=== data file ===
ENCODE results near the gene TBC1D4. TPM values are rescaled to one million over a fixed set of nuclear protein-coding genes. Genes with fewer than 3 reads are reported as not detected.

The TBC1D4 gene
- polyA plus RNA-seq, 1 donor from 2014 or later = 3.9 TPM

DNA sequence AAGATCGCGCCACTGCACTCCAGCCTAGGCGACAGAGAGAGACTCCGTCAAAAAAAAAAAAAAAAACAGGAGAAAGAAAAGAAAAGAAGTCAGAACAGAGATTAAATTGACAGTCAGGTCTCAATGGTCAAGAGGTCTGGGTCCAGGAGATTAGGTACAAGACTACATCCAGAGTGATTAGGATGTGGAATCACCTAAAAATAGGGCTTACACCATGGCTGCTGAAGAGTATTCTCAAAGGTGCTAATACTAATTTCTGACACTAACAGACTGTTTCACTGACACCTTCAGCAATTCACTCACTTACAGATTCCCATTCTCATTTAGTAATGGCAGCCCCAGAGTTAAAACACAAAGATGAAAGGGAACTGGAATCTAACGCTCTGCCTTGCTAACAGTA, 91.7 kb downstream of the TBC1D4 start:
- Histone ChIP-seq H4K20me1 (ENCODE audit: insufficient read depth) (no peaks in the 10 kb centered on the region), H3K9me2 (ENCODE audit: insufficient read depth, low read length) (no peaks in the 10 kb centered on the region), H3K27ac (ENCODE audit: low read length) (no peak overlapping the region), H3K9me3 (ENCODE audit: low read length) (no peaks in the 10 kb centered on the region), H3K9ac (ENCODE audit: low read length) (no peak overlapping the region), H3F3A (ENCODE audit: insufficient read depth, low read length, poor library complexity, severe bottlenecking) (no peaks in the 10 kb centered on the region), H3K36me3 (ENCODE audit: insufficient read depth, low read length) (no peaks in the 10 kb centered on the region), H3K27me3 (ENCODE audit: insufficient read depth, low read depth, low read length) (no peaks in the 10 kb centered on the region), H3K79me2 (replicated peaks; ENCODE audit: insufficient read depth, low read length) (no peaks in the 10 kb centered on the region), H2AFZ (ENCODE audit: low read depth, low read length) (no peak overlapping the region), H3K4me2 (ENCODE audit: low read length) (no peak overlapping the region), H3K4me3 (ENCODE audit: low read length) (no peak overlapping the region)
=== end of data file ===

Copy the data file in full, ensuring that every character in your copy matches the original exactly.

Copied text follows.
ENCODE results near the gene TBC1D4. TPM values are rescaled to one million over a fixed set of nuclear protein-coding genes. Genes with fewer than 3 reads are reported as not detected.

The TBC1D4 gene
- polyA plus RNA-seq, 1 donor from 2014 or later = 3.9 TPM

DNA sequence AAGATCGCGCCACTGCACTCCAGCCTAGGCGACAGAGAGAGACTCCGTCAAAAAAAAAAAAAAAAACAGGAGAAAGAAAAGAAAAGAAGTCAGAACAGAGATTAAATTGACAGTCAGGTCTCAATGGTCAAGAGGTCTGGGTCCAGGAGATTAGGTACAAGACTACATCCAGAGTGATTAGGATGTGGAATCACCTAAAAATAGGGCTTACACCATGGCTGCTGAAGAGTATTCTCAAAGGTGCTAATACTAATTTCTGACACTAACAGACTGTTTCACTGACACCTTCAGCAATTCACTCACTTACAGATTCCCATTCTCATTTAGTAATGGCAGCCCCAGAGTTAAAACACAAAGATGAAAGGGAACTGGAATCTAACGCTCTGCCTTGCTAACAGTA, 91.7 kb downstream of the TBC1D4 start:
- Histone ChIP-seq H4K20me1 (ENCODE audit: insufficient read depth) (no peaks in the 10 kb centered on the region), H3K9me2 (ENCODE audit: insufficient read depth, low read length) (no peaks in the 10 kb centered on the region), H3K27ac (ENCODE audit: low read length) (no peak overlapping the region), H3K9me3 (ENCODE audit: low read length) (no peaks in the 10 kb centered on the region), H3K9ac (ENCODE audit: low read length) (no peak overlapping the region), H3F3A (ENCODE audit: insufficient read depth, low read length, poor library complexity, severe bottlenecking) (no peaks in the 10 kb centered on the region), H3K36me3 (ENCODE audit: insufficient read depth, low read length) (no peaks in the 10 kb centered on the region), H3K27me3 (ENCODE audit: insufficient read depth, low read depth, low read length) (no peaks in the 10 kb centered on the region), H3K79me2 (replicated peaks; ENCODE audit: insufficient read depth, low read length) (no peaks in the 10 kb centered on the region), H2AFZ (ENCODE audit: low read depth, low read length) (no peak overlapping the region), H3K4me2 (ENCODE audit: low read length) (no peak overlapping the region), H3K4me3 (ENCODE audit: low read length) (no peak overlapping the region)